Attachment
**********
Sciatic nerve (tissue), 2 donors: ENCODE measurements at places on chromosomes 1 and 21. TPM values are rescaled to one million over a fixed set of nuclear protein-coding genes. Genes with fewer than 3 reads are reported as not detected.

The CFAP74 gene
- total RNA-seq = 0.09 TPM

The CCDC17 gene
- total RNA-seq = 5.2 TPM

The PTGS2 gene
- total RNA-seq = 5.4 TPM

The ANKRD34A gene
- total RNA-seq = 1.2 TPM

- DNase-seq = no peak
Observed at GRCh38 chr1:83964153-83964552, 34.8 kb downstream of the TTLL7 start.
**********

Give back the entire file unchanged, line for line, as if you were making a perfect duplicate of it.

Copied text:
Sciatic nerve (tissue), 2 donors: ENCODE measurements at places on chromosomes 1 and 21. TPM values are rescaled to one million over a fixed set of nuclear protein-coding genes. Genes with fewer than 3 reads are reported as not detected.

The CFAP74 gene
- total RNA-seq = 0.09 TPM

The CCDC17 gene
- total RNA-seq = 5.2 TPM

The PTGS2 gene
- total RNA-seq = 5.4 TPM

The ANKRD34A gene
- total RNA-seq = 1.2 TPM

- DNase-seq = no peak
Observed at GRCh38 chr1:83964153-83964552, 34.8 kb downstream of the TTLL7 start.